We weren't permitted to enter the 200 foot drafting room but we could peek in through the window. Now take a look at the picture I took. Yes that's my reflection at the bottom but that's not what I wanted you to see. Look up just a little. Doesn't that look like Frank Lloyd Wright's head? Once I'd ruled out any possibility of a ghost sighting, I settled on the probable explaination of a grandson or such.

Taliesin is the third building designed by Wright that I've been in. The first and one of his most notable is Fallingwater outside of Pittsburgh. And then, of course, the Guggenheim Museum in NYC.

Now there's something to put in your appointment book. The Guggenheim is celebrating its 50th anniversary this spring. Part of the celebration is an exhibit of 200 original Wright drawings. The exhibit runs from May 15 to August 23.

Even more fun would be to rent a Wright designed home and live there for a few days, a week. Yes you can really do this! A NY Times article by Barbara Ireland entitled Overnight with Frank Lloyd Wright published on 3/2/08 describes the authors enchanted weekend in a Wright designed home moved to Western Pennsylvania. The conclusion of the article lists 6 homes and contact information for them. There's something to put on my to do list. I think I'll remove clean the garage, wash the deck furniture and buy a new hallway rug and replace them with an overnight visit to a Wright home.

Monday, March 2, 2009

The Mount

Edith Wharton's Estate and Gardens
Stockbridge, MA

To prepare for our Berkshire trip I spent time searching the web for anything related to area house museums. Search results quickly lead to The Mount, the home of Pulitzer Prize winning author Edith Wharton. Information on the home proclaimed dire warnings of immediate foreclosure if financial problems were not favorably concluded. This infused the prospective visit with tension and a sense of urgency.

Many historic house museums do not take advance reservations and in my experience they certainly aren't necessary. House museums seem to be about as popular with the general public as small independent films, another interest of mine. But given our short window of opportunity I emailed the museum staff and reserved a tour time.

In order to assure ourselves enough time we dedicated the morning of our departure day to the tour. How wise this proved to be. Before even entering the mansion, the stable and gardens demand attention. The massive stable building with its high ceilings and multiple rooms has both a short introductory film offered in an auditorium type setting and a pictorial history of the home and its occupants.

There's a maple-lined walk up to the Mount and formal gardens are set behind it as you approach. The gardens were still in bloom when we visited but the bees warned against any particularly close inspection.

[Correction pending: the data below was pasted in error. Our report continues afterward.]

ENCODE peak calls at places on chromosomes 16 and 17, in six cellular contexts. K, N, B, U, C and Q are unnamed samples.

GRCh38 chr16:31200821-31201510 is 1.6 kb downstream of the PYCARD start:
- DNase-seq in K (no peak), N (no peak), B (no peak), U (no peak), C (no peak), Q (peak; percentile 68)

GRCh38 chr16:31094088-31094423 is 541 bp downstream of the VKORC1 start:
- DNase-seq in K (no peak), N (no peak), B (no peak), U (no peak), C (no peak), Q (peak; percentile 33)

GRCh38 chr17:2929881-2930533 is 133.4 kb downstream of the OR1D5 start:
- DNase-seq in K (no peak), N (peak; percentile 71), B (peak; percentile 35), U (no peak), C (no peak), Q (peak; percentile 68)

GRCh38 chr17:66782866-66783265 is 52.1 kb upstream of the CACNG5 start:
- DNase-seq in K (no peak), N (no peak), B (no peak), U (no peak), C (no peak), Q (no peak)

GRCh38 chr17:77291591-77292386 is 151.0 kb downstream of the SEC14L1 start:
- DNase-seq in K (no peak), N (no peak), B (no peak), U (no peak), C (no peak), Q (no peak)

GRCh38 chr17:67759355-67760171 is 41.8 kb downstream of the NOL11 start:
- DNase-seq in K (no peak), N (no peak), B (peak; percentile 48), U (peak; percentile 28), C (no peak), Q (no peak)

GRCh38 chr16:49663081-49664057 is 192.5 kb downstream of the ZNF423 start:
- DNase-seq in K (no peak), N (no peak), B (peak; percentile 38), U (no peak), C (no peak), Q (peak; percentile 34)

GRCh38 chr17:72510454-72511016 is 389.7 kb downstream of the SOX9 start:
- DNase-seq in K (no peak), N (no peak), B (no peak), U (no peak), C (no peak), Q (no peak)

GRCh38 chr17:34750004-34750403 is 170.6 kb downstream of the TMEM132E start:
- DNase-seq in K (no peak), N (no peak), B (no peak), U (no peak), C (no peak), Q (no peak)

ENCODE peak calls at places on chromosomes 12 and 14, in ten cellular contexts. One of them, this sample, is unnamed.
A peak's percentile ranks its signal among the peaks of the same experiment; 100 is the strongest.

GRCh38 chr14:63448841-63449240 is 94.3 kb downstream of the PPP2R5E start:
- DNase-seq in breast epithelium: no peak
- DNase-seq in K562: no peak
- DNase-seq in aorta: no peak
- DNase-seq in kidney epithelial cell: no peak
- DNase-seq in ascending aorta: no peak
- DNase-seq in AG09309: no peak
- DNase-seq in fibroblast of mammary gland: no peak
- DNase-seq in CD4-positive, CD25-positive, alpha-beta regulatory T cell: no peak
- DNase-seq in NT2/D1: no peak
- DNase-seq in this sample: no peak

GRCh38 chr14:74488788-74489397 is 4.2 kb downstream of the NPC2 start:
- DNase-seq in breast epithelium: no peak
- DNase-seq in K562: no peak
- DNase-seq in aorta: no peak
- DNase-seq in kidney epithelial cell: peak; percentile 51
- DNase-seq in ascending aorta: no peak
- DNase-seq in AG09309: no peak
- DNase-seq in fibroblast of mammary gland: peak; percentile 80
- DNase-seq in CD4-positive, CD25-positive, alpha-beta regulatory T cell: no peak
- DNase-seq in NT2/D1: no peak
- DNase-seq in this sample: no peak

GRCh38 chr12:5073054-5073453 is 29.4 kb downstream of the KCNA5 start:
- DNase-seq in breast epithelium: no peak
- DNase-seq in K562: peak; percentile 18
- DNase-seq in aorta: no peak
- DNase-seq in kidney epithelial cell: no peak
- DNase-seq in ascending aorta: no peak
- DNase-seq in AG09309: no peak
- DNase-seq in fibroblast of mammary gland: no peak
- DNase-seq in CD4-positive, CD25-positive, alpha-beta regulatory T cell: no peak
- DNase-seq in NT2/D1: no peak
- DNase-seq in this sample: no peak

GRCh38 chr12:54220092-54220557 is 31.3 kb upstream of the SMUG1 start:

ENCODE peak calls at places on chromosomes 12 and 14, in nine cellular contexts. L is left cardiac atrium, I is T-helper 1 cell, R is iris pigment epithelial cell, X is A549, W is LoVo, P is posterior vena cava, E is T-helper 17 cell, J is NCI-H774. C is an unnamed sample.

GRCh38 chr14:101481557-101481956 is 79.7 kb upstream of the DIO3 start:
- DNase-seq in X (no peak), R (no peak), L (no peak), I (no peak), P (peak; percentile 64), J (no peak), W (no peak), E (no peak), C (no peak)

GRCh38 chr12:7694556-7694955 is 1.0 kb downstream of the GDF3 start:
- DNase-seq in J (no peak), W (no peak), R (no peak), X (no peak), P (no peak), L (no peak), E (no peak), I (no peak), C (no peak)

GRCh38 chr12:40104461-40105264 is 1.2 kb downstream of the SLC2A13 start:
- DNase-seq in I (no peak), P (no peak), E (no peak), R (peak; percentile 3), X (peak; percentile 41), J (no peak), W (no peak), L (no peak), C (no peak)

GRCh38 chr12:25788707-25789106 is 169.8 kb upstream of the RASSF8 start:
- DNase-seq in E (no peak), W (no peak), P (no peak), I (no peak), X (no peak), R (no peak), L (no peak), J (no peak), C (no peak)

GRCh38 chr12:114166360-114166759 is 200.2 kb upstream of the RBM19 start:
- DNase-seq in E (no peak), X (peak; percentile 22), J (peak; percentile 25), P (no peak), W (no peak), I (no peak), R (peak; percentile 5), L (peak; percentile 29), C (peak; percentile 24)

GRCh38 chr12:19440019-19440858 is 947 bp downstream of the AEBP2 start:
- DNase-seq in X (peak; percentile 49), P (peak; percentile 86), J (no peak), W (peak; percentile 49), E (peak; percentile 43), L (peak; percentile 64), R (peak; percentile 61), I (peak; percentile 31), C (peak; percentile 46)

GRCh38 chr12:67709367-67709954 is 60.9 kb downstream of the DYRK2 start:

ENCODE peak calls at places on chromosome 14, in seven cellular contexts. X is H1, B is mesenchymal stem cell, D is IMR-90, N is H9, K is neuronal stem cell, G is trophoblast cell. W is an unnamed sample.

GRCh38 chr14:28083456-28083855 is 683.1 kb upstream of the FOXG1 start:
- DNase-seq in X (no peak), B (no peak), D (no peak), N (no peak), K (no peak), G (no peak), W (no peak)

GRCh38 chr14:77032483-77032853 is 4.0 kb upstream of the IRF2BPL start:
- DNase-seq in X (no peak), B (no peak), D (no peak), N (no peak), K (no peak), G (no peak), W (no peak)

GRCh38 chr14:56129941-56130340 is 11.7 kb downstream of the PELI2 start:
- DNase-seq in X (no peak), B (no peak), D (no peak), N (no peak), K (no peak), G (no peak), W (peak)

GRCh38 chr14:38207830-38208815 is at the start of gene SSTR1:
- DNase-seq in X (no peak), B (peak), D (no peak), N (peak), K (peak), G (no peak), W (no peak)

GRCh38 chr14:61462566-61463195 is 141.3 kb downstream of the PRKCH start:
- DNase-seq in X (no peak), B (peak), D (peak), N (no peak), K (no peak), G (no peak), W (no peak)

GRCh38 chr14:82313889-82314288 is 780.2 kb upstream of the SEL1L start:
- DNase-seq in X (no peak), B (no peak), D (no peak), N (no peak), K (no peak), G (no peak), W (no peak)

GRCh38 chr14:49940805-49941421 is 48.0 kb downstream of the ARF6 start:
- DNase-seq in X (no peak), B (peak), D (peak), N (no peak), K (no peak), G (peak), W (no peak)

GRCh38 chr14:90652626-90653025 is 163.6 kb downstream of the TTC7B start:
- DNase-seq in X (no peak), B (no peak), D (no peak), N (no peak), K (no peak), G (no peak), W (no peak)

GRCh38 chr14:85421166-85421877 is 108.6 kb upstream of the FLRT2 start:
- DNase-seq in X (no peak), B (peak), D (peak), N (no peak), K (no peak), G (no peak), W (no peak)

The house is designed so that as you approach you cannot view its beauty from afar but must enter the relatively small forecourt to gaze up at the four-story house. Two curved courtyard walls creating a small intimate entrance to the home embrace the front. Photographs you may see of the home on their website or in books that show the hill and gardens leading up to the house are of rear or side views. Any of these views are worth a picture.

The rooms in The Mount could have been used on the 1993 movie set of The Age of Innocence, a movie based on Edith Wharton's novel. While she designed the gallery to display her collection of objects d'art from her travels, every room has a feast of treasures for our eyes. Her boudoir is the most elaborately decorated room on the bedroom floor. But she did most of her writing from bed in the adjoining bedroom. You can glimpse back into the household management functions of the home by touring the service wing.

A recent view of the website showed some progress in attaining financial stability for the property and alluded to a new and exciting vision for The Mount. "While we will of continue to honor Edith Wharton and her significant contributions to literature, architecture, interior design and gardening, our goal is to expand our mission to encompass celebrating the literary arts in all their forms." What might that mean?

To support the home I recommend you visit but if that's not possible make a donation on line by going to

Ventford Hall

Lenox, MA

In the beginning I planned to write a book called "The Guide Book" about tour guides that I encountered. But as the idea took shape the guides were placed along the sideline. That is until I visited Ventford Hall in Lenox, MA. For now they're delightfully front and center again.

Maybe that's because my guide that day was so much more entertaining than the house itself. Ventford Hall, an Elizabethan Revival house, is dark and brooding. Don't trust me on that? Hollywood talent scouts also found it so. The house served as the orphanage in the 1998 Academy Award winning Cider House Rules with Tobey Maguire, Charlize Theron, and Michael C
aine. And while the film crews spent substantial time and money on rehabbing the mansion, there's no getting around that dark, brooding feeling both inside and out.

at is unless Lavinia C Meeks is your guide. Lavinia's been a guide at the Hall for 10 years. But if your tour group is as nice as mine she's happy to take the time to answer your persistent questions and pose for a photo by the south porch or piazza, as they like to call it.